in October, interim solutions are necessary to bridge the food safety gap between informal and formal markets in LMIC. At the Agrilinks webinar
in January, ILRI
researchers Dr. Hung Nugyen and Dr. Silvia Alonso presented opportunities to improve food safety in formal and informal markets and ways to incentivize producers to produce and consumers to demand safer foods. USAID will continue to explore this subject in an upcoming AgExchange
Behavior change communications resources are needed
Our industry needs improved understanding of how livestock can impact nutrition outcomes (both positively and negatively). Subsequently, there is a need for comprehensive and contextual behavior change communication strategies that can connect the dots between livestock production and improved household nutrition.
Multipronged approaches to behavior change communication are necessary to realizing lasting behavior change at the household and community level. In the Agrilinks hosted Food Safety webinar
, Land O’Lakes International Development Chief of Party Dennis Karamuzi shared a successful example of this from the USAID-funded Rwanda Dairy Competitiveness Program II
(RDCPII). RDCPII worked with Urunana
Development Communications Limited, a local radio producer to increase understanding of and demand for quality milk consumption in Rwanda. We can also find lessons from the private sector in this space; Hystra and Gain’s webinar series
on “Marketing Nutrition for the Base of the Pyramid” have case examples relevant to the livestock and ASF sector.
Insects are the buzz when it comes to ASF
Insects were not a focus of this learning series, however during a session at our Nairobi event, we asked participants to identify little known or underappreciated foods. The clear winner was insects! Seasonal consumption of insects (entomophagy) provides a significant (and inexpensive) source of quality protein and contributes to food security
for many vulnerable populations around the world. Insects as an environmentally friendly protein source are currently in vogue in the developed world, evidenced by the emergence of several brands of cricket flour bars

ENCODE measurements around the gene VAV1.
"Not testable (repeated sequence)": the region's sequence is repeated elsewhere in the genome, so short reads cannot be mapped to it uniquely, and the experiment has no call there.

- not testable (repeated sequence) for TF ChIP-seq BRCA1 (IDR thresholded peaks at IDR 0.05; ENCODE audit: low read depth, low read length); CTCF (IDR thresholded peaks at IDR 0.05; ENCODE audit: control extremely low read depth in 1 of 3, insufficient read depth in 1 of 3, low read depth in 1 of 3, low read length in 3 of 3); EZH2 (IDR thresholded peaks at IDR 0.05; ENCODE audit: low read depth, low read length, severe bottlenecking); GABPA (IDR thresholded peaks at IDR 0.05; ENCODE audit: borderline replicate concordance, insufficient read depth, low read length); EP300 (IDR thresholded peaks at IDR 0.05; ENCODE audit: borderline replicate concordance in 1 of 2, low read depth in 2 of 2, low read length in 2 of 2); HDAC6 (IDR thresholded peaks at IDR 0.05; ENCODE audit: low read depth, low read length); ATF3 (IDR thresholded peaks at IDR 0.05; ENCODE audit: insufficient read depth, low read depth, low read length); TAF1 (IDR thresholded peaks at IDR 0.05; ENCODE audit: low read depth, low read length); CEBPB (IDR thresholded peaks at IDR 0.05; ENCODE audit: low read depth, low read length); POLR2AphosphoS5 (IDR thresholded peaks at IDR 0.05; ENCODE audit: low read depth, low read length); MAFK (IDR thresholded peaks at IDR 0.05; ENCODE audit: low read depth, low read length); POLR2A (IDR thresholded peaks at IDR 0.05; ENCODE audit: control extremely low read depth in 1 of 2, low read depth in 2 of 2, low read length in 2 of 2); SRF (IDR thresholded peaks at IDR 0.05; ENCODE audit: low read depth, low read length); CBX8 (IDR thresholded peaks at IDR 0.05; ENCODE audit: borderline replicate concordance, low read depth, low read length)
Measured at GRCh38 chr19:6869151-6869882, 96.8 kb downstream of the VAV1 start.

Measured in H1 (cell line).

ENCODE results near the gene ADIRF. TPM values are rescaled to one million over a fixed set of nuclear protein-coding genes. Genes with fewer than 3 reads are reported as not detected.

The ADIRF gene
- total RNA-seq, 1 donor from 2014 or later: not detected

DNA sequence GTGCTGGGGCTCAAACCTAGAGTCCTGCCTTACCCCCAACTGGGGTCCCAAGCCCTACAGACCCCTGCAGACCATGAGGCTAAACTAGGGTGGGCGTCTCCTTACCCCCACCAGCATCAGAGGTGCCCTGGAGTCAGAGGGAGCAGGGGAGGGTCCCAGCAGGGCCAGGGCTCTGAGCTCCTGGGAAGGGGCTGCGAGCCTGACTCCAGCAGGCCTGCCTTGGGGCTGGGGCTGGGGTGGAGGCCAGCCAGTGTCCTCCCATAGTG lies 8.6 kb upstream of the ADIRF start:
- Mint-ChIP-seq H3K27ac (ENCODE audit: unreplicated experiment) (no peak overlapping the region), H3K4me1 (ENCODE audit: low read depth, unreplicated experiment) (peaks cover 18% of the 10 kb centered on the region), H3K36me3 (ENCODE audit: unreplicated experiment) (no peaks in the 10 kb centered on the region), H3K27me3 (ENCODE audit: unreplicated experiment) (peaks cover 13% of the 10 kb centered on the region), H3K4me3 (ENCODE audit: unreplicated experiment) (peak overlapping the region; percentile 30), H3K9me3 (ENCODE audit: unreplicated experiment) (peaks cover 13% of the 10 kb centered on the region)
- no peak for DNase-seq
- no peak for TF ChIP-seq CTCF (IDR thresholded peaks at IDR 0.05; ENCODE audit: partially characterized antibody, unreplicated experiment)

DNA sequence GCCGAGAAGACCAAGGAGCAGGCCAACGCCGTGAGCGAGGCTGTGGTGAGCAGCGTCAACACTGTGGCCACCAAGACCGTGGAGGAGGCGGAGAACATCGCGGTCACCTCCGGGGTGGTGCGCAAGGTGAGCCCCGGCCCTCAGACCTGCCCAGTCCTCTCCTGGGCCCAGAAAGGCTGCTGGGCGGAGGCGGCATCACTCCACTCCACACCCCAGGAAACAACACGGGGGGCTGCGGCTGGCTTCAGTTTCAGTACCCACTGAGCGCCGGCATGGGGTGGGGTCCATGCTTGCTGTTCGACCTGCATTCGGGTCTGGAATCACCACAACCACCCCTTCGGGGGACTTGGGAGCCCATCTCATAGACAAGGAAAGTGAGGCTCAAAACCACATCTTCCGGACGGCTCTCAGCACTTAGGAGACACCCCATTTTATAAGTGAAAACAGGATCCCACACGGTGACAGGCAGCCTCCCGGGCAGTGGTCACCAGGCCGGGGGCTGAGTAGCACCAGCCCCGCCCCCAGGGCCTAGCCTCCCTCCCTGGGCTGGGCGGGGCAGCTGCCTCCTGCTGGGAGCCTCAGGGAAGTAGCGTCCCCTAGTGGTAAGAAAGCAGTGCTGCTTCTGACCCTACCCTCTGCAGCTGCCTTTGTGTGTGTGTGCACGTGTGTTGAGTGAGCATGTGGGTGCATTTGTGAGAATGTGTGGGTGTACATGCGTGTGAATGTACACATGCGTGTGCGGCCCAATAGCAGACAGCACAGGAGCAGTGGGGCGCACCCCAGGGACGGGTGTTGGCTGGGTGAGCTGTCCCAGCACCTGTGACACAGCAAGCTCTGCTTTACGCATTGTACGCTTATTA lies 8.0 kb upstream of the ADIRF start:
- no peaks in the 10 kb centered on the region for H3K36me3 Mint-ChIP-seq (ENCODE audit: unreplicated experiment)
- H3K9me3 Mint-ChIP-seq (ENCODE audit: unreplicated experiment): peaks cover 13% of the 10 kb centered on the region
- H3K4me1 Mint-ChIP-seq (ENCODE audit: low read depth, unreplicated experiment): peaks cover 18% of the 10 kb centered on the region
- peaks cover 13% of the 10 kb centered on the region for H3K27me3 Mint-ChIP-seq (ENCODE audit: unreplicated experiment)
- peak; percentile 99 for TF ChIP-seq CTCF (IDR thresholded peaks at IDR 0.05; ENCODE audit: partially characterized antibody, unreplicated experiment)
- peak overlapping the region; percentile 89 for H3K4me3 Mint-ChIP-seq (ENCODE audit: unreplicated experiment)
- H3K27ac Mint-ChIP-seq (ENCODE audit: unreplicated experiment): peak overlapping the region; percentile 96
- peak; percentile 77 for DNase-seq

, however this source of protein has been known in indigenous communities for millennia and deserves a deeper look as a human food as well as livestock feed. The UN Food and Agriculture Organization (FAO) has this report
on the entomophagy.
Sustain the moooo-mentum
The livestock and nutrition sectors are critical to engaging in the world’s collective effort to achieve the UN Sustainable Development Goals
. The Livestock Animal Source Foods and Household Nutrition Learning Series contributed to the global conversation on the importance of safe and affordable ASF to improve nutrition outcomes of the world’s most vulnerable populations and highlighted critical points that the development community should prioritize moving forward. We are grateful to the TOPS program and USAID for their support of our learning series, and we “egg-erly” look forward to seeing what our livestock and nutrition community can accomplish in the future.
This Learning and Findings document was made possible by a grant from The Technical and Operational Performance Support (TOPS) Program. The TOPS Micro Grants Program is made possible by the generous support and contribution of the American people through the U.S. Agency for International Development (USAID). The contents of the materials produced through the Micro Grants do not necessarily reflect the views of TOPS, USAID, or the U.S. Government.